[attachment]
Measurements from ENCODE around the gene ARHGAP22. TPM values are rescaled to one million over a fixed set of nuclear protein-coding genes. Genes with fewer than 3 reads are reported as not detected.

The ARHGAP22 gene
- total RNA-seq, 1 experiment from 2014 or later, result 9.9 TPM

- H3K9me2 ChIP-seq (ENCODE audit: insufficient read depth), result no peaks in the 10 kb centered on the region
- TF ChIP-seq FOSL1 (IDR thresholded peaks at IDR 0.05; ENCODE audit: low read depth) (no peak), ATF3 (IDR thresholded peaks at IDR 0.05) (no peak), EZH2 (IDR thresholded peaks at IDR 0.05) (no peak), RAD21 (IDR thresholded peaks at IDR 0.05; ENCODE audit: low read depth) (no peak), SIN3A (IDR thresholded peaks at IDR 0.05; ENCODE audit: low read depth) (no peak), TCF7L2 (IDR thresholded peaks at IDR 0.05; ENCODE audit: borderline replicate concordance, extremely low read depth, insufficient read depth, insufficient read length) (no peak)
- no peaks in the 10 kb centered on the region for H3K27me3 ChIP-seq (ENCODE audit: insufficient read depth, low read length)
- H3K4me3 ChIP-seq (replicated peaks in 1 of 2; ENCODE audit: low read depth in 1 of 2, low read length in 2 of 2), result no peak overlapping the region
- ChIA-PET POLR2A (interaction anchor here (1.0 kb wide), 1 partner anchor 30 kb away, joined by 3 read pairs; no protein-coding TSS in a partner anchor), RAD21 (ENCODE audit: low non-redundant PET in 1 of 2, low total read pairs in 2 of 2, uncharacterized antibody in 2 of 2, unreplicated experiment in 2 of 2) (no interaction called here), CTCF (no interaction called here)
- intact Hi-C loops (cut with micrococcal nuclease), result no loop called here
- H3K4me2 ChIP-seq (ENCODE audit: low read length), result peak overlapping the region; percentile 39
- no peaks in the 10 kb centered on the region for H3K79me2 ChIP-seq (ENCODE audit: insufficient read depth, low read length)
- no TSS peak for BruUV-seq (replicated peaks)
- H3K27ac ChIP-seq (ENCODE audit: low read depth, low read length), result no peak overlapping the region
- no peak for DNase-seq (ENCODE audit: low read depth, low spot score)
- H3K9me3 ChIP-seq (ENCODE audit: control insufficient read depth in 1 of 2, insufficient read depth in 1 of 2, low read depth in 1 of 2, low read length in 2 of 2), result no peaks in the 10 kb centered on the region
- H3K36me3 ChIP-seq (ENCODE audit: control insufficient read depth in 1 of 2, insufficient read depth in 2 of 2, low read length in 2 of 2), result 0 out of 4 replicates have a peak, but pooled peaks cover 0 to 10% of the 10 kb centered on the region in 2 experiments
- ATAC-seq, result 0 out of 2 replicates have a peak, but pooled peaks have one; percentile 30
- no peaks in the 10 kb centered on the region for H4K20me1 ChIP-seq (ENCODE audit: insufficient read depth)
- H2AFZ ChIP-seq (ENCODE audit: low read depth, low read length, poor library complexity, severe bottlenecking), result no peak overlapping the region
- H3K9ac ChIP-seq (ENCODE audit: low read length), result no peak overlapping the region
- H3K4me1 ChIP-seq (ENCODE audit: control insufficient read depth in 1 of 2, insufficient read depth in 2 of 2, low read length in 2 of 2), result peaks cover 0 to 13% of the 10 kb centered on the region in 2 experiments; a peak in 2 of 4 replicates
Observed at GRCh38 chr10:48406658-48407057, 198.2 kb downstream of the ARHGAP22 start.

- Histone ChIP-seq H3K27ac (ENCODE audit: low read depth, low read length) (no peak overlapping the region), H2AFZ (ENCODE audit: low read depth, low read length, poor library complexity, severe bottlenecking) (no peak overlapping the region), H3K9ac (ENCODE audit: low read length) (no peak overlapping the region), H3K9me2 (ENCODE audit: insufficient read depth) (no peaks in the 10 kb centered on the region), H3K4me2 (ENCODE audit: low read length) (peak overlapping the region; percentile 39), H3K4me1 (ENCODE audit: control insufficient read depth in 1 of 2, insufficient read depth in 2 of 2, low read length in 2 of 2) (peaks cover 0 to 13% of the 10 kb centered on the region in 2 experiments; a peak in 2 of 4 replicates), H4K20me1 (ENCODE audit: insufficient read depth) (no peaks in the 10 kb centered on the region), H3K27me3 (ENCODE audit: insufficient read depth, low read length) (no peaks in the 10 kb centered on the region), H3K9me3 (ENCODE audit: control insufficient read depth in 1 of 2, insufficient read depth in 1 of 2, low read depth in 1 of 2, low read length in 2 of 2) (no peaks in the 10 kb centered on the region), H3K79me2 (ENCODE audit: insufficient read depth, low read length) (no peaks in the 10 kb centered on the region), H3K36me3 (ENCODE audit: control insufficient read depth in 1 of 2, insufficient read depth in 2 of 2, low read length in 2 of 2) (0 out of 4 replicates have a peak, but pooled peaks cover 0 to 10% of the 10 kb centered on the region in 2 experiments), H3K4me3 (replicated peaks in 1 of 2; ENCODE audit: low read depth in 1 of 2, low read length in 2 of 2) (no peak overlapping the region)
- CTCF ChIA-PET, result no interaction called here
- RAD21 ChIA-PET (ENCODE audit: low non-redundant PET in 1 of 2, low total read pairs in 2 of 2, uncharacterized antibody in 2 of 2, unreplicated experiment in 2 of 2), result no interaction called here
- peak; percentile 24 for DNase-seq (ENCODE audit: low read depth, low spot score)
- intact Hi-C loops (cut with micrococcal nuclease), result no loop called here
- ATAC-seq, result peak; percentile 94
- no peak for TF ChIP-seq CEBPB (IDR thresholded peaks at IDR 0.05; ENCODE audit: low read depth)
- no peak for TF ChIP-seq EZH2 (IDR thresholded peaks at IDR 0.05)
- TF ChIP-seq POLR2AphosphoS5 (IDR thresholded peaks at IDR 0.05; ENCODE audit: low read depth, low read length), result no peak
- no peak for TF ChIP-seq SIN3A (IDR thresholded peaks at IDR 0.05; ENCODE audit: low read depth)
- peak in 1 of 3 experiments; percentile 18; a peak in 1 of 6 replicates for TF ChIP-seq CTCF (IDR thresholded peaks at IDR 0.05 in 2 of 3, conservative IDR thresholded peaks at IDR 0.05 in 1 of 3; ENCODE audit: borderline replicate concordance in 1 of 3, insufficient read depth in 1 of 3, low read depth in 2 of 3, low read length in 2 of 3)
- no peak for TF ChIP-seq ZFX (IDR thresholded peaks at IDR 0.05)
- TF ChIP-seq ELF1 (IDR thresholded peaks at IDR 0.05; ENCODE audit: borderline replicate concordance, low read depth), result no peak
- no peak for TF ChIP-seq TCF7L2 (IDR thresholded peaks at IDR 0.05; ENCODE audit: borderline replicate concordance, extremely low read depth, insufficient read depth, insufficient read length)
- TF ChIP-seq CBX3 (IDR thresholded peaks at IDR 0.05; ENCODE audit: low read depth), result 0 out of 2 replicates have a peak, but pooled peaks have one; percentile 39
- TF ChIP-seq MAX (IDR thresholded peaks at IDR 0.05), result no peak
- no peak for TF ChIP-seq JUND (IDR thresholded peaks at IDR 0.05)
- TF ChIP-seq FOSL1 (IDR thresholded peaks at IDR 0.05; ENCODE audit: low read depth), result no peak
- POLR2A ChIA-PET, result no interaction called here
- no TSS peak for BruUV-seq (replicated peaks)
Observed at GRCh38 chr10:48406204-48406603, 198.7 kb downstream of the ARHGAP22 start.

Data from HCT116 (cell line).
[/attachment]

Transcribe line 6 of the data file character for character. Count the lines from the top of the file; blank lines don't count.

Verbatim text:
- no peaks in the 10 kb centered on the region for H3K27me3 ChIP-seq (ENCODE audit: insufficient read depth, low read length)